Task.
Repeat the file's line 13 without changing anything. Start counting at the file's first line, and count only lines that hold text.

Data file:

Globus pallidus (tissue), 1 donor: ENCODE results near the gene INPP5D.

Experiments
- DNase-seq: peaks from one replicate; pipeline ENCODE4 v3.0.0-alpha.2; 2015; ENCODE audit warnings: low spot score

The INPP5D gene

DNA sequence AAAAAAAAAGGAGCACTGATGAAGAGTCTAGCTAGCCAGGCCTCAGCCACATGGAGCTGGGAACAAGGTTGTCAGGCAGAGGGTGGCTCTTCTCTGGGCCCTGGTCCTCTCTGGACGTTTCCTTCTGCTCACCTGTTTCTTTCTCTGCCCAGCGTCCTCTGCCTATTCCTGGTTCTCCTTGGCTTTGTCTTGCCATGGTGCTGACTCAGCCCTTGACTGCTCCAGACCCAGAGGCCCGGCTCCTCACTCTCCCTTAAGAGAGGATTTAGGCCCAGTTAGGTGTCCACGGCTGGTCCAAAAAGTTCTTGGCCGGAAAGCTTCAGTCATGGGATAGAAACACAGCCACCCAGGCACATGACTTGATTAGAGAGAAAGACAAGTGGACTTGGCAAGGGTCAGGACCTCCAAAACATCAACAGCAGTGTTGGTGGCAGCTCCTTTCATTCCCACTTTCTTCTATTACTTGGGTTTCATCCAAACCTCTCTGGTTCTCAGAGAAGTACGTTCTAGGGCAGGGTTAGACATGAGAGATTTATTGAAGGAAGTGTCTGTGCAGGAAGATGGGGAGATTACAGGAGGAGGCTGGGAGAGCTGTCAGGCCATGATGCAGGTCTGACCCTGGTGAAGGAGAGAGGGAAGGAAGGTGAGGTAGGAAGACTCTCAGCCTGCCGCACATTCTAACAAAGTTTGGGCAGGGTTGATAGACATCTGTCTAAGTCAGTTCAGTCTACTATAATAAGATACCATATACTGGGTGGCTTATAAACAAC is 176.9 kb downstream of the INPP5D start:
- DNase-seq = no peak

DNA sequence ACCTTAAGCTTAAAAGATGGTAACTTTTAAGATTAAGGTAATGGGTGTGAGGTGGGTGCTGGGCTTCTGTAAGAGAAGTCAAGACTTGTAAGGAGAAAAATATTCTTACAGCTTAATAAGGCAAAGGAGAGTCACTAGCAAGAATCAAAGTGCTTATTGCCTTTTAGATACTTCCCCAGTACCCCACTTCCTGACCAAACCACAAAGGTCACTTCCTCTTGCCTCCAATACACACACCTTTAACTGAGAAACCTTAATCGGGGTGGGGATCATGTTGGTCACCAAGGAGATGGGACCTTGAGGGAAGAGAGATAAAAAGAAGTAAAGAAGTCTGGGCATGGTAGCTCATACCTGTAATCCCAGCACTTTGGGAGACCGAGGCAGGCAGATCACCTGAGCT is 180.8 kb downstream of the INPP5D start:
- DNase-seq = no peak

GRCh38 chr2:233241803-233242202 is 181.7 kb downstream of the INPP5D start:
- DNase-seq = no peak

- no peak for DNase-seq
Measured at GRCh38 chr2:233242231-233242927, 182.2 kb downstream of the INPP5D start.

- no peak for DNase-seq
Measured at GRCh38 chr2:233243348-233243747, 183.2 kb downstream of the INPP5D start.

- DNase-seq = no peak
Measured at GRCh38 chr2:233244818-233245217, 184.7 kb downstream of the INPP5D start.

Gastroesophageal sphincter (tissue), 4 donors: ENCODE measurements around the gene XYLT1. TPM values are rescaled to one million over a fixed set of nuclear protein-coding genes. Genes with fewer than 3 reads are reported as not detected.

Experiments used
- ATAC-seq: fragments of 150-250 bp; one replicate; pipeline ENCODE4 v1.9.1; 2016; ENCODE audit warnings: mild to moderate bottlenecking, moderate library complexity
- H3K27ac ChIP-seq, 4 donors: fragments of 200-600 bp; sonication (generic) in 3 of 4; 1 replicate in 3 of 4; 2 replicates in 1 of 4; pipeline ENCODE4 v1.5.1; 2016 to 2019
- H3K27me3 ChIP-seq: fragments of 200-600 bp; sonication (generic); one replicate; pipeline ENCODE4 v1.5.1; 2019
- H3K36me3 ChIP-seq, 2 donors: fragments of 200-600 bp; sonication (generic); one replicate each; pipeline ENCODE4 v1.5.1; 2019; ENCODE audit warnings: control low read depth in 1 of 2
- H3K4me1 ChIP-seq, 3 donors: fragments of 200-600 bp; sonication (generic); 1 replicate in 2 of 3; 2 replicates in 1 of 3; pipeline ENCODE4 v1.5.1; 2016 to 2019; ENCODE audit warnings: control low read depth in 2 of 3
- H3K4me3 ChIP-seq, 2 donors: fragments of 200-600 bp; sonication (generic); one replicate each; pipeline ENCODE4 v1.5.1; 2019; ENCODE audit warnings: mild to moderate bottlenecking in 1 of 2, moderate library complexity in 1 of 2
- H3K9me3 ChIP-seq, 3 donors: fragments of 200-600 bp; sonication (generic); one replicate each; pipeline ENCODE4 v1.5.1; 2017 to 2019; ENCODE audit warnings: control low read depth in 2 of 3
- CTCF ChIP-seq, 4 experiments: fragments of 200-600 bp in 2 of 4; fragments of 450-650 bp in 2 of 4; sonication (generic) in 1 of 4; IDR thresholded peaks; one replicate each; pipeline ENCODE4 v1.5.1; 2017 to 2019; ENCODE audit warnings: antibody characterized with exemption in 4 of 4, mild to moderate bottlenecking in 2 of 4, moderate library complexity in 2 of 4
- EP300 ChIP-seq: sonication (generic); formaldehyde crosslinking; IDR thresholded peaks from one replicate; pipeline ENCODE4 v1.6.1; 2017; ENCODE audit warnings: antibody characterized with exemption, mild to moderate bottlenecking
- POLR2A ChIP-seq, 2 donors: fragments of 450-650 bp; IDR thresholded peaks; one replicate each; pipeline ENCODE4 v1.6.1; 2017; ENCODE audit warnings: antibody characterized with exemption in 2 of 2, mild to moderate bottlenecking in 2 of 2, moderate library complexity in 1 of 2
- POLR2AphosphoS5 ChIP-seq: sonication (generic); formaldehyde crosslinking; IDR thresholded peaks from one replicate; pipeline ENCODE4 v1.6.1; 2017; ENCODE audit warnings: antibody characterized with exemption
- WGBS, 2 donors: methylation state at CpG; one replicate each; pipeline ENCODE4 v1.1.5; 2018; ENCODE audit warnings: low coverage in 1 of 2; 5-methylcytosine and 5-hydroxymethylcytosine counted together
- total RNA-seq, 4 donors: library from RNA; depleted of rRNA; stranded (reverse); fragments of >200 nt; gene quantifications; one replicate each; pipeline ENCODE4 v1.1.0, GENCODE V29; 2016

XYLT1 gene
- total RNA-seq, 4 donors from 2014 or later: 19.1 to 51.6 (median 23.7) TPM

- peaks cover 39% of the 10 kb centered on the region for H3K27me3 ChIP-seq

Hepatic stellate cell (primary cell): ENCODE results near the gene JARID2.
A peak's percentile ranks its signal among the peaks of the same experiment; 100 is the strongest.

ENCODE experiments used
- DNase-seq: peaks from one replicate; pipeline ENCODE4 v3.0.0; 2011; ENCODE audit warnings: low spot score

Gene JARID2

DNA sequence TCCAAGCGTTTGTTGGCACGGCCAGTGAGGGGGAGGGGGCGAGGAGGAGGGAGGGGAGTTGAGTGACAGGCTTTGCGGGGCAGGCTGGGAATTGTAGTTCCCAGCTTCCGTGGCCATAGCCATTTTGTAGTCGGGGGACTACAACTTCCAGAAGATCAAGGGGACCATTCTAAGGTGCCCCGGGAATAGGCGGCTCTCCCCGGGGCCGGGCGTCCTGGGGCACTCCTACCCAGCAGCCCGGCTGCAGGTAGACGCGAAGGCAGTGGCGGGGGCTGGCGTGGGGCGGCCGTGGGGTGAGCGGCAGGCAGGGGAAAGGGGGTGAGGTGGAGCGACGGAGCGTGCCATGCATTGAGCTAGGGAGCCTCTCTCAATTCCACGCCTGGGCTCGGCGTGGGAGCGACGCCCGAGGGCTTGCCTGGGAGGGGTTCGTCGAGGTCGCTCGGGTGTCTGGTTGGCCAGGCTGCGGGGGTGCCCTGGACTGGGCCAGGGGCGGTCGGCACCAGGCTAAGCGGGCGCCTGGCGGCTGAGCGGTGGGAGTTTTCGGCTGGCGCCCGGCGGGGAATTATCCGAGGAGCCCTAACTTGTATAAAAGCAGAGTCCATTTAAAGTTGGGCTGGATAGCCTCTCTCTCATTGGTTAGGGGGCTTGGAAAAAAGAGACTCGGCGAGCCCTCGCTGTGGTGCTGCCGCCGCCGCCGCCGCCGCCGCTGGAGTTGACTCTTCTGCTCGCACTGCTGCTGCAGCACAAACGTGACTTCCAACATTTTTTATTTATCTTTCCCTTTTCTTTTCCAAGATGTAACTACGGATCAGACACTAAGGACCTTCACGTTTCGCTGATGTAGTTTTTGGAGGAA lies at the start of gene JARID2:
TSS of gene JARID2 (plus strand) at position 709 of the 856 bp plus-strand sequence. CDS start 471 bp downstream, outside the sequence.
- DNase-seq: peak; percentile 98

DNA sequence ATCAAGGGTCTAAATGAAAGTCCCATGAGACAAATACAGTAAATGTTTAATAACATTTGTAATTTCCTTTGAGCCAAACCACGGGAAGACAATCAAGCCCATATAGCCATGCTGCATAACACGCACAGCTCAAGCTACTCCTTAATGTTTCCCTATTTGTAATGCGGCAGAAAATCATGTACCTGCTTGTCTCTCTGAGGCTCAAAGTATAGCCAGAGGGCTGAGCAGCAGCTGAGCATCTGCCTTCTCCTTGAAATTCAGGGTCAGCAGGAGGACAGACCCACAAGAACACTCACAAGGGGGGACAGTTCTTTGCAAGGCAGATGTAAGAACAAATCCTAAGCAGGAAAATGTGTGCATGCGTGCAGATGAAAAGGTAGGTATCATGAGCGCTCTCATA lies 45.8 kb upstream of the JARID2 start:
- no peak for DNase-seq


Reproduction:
- no peak for DNase-seq